Mitch Mitchell was an eyewitness to police intimidation at ‘The Jungle’ in Calais last week where rubber bullets were used to attack refugees.
Every vile, unpleasant and insulting epithet which has been hurled at the police around the world was thoroughly earned by the Gendarmerie in Calais last week.
It started on Monday, when they came with bulldozers to flatten tents which had been erected just outside of the main entrance to the camp. The reason tents had been put there was because the camp is so full that there was no more room inside the perimeter.
Pleas from volunteers at the camp for the police to allow people to gather their belongings went unheeded, and the destruction began. Passports and papers were lost, along with treasured photographs of families and friends.
Later in the week, I took two British lawyers to the camp for them to see, first hand, conditions and to hear stories. Charlotte, a barrister had recently been to see refugees in Budapest.
Sonal, a solicitor, and Charlotte were the legal team who successfully took the UK government to court over the issue of Fast-Track Deportations. The court decided that a failed asylum seeker has the right to pursue an appeal in the UK before deportation, and not be deported and appeal from whatever country they have been deported to (which, in many cases, is impossible).They told me that it took about three years for the case to come to court, such is the slow nature of these things.
They are now looking into the legality, or not, of the policy of holding people in camps, like this one, before allowing a claim to asylum, rather than being allowed into Britain and then claiming.
When we arrived it was difficult to access ‘The Jungle’ because the police had blocked many roads with cones and vans Because of this, and partly to emphasise the problems that refugees have in getting around, we left our car in the centre of the town and walked almost five miles to ‘The Jungle’.
Just as we arrived, the heavens opened and we were called into the awning of a tent where “Medecins du Monde” were running a clinic. We were struck by the friendly openness of the camp residents and the fact that shelter from the rain was all they had to share with us.
We spoke to several and shook hands in passing with several more. We also spoke with volunteers from many different parts of the UK and heard how they have been working and helping.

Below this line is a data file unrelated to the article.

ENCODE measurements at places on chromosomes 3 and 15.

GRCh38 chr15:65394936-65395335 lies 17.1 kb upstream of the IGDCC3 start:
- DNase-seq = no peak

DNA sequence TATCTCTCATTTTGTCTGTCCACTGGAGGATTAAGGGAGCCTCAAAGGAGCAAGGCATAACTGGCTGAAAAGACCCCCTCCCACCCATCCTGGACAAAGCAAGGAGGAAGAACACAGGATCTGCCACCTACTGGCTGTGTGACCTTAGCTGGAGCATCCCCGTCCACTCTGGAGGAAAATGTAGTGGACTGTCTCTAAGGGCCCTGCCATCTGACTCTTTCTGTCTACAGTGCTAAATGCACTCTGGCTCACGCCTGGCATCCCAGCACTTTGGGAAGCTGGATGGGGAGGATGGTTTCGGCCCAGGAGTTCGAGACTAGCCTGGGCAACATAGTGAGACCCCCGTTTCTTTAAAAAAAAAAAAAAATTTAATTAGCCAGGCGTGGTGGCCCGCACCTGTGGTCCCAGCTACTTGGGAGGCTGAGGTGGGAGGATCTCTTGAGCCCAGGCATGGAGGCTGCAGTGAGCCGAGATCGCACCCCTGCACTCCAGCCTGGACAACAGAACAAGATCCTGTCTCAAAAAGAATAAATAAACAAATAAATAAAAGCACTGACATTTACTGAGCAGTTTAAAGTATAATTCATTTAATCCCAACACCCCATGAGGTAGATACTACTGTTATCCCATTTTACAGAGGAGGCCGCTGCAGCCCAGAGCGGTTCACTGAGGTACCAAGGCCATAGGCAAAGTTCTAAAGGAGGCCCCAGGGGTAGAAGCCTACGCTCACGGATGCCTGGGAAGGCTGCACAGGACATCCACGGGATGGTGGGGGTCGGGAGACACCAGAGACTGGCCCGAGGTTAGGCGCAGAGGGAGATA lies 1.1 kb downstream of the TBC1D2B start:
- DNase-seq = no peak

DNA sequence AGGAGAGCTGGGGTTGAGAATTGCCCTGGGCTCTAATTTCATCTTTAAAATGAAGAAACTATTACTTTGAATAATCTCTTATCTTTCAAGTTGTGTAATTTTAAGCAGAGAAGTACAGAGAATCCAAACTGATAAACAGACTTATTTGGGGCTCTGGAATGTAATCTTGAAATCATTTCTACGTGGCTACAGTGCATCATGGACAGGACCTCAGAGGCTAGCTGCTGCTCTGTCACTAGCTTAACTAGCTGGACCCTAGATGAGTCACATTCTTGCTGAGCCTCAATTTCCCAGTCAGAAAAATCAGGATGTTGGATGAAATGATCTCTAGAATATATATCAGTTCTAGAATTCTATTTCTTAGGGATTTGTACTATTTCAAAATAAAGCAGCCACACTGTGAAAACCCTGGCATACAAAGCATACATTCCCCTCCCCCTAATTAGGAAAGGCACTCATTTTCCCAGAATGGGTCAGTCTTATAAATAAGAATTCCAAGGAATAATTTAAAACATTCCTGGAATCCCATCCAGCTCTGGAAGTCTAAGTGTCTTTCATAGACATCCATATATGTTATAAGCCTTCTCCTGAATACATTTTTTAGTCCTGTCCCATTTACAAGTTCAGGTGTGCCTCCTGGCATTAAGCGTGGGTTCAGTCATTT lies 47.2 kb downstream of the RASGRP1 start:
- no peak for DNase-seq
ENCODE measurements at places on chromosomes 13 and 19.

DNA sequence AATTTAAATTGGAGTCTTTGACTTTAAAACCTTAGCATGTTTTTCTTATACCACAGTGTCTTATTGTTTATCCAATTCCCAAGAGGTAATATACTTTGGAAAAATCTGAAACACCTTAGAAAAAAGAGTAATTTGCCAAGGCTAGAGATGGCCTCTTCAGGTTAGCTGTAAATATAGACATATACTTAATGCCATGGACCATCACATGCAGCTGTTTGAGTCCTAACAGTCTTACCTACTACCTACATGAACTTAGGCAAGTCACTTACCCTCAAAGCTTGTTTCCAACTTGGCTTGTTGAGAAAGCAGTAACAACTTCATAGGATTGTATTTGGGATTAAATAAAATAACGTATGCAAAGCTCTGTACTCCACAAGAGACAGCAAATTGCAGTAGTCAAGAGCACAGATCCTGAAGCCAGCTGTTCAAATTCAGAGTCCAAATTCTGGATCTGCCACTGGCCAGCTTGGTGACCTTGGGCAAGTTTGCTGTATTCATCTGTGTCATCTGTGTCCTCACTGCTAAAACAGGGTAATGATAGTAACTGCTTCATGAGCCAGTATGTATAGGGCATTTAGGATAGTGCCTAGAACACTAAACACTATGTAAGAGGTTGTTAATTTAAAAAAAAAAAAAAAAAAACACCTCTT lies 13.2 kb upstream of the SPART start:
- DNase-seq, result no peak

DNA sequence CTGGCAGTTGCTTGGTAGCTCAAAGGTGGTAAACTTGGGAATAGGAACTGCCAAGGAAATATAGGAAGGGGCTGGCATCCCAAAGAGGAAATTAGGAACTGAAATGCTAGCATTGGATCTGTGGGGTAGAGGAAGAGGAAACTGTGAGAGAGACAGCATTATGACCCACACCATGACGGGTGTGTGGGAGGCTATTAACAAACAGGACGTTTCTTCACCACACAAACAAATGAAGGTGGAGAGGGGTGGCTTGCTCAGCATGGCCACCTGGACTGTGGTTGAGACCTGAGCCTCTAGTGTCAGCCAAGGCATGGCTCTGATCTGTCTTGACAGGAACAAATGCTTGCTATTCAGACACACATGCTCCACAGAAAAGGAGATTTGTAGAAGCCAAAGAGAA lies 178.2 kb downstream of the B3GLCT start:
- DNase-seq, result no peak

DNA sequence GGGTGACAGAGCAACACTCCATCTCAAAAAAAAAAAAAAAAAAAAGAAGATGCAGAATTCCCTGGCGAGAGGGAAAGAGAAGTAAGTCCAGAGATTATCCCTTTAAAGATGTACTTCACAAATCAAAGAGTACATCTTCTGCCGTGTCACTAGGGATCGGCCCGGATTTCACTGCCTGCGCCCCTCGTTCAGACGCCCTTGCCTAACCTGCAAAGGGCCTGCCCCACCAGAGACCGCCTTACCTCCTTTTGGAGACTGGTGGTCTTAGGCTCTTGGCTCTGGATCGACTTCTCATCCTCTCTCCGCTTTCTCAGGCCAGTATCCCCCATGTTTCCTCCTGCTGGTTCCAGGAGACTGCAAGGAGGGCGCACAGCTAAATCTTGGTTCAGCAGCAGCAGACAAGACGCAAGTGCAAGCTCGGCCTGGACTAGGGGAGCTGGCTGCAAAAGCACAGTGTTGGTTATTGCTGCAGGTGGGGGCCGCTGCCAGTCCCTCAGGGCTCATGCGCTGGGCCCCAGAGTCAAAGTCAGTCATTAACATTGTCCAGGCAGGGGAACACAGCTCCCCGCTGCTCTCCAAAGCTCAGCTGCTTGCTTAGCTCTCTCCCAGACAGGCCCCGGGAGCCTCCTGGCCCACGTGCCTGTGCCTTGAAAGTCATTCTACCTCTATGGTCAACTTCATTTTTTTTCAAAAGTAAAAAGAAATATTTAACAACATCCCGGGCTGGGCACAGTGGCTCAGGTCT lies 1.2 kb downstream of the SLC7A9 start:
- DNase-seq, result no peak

We were also invited into a large marquee tent which was being used as a sort of Islamic meeting place. I had a long chat with an extremely friendly (and extremely tall) Sudanese man called Hannibal, who spoke very good English.
We met a Syrian woman who now lives in the USA, whose son was in the camp. He is a doctor and did not want asylum in Britain. He has been served with a notice to vacate France within 30 days. The woman is beside herself with worry about him.
Then, two ‘residents’ of the camp with scarves over their faces, Black Block anarchist style, began verbally abusing the police. This disturbance attracted the attention of many residents, who are bored stiff with life and will look at anything out of the ordinary as a way of spicing up their lives.
The police pushed the two away, and this sparked shouting from the assembled crowd. The police then attacked the crowd. Bizarrely, the cops were wearing the sort of white suits that forensic teams wear when combing a crime scene for clues.
Several of the volunteers and some of the residents – in particular a Syrian man, calmed things down. The two ‘anarchists’ would not make direct eye contact with Claire Mosley, a volunteer who has been living at the camp, and sat down talking in low voices.
Suddenly, a police helicopter appeared overhead and this was a signal for the two to start stirring things again and throwing rocks and stones at the police. The cops responded by pulling down the visors on their crash helmets, putting up their riot shields, disposing of the white suits and charging the crowd whilst firing rubber bullets as a dispersal method.
The main recipient of a rubber bullet was the Syrian man who had calmed things previously. He was hit in the stomach, and doubled up. On inspection, their was much bruising where he had been hit and also, some blood.
Although there is no proof of this, it is almost certain that the two ‘anarchists’ were in fact police ‘agents provocateurs’
We walked the five miles back to my car.
Am I angry? Damn right I am.